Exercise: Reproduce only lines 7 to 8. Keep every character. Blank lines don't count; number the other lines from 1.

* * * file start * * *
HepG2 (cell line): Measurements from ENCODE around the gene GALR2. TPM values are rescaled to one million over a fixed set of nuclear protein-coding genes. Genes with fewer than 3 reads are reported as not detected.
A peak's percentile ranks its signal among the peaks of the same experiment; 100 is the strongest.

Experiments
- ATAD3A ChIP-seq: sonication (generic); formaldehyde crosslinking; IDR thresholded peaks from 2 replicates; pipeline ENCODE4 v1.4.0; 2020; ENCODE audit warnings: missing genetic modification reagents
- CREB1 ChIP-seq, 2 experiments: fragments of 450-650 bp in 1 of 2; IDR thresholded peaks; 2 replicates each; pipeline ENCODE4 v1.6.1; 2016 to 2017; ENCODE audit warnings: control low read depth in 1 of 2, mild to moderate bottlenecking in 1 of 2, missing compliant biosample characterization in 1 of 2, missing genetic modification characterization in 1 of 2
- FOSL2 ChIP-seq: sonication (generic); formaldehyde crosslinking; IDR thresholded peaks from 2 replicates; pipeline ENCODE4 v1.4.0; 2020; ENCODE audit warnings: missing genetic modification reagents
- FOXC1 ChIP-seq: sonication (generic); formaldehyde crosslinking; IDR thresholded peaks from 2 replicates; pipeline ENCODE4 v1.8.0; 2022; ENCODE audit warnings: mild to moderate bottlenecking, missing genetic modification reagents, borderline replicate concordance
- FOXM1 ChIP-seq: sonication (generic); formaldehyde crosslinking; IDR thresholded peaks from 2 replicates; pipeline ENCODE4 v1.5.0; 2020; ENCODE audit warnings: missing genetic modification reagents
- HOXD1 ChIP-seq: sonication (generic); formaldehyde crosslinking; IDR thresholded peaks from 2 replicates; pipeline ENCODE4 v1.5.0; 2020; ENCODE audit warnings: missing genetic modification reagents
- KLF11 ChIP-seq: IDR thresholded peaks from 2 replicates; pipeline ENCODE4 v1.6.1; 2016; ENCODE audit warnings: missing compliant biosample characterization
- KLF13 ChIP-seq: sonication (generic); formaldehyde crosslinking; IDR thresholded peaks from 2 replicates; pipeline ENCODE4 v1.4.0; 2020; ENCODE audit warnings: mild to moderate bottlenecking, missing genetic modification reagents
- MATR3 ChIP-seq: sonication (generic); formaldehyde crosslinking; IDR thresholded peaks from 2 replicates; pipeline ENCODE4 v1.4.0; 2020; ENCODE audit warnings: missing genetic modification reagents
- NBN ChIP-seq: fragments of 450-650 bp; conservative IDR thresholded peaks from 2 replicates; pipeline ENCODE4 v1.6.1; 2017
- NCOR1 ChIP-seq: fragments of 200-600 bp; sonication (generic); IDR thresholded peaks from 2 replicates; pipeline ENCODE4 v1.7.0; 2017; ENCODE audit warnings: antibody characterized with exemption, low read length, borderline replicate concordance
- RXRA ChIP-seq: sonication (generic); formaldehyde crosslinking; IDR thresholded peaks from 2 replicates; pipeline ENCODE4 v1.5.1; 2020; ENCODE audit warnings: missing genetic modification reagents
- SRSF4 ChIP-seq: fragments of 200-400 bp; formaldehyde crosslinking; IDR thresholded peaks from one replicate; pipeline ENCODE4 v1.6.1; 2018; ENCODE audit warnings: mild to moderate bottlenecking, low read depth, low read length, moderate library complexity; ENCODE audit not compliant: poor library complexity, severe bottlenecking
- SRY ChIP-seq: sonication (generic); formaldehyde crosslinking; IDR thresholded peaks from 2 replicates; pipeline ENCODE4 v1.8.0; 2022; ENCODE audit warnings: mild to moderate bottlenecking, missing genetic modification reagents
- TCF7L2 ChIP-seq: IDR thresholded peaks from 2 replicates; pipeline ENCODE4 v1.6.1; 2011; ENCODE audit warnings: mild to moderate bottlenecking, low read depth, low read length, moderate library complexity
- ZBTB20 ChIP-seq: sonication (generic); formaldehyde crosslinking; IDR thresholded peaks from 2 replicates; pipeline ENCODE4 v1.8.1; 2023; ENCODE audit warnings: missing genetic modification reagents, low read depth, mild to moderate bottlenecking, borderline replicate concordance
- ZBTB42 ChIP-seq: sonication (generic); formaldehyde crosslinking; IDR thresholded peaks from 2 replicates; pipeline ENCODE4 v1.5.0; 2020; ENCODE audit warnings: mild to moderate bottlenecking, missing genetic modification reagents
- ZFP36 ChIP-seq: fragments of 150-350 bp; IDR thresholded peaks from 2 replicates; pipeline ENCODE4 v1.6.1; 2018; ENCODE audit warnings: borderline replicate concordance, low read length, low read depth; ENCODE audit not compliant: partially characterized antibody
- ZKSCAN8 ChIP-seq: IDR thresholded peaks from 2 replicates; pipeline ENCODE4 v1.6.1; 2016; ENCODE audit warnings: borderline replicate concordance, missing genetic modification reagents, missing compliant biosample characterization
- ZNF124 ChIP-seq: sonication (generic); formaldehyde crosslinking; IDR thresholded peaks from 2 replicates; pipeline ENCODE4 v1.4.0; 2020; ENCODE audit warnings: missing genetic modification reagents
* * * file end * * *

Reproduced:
- FOXC1 ChIP-seq: sonication (generic); formaldehyde crosslinking; IDR thresholded peaks from 2 replicates; pipeline ENCODE4 v1.8.0; 2022; ENCODE audit warnings: mild to moderate bottlenecking, missing genetic modification reagents, borderline replicate concordance
- FOXM1 ChIP-seq: sonication (generic); formaldehyde crosslinking; IDR thresholded peaks from 2 replicates; pipeline ENCODE4 v1.5.0; 2020; ENCODE audit warnings: missing genetic modification reagents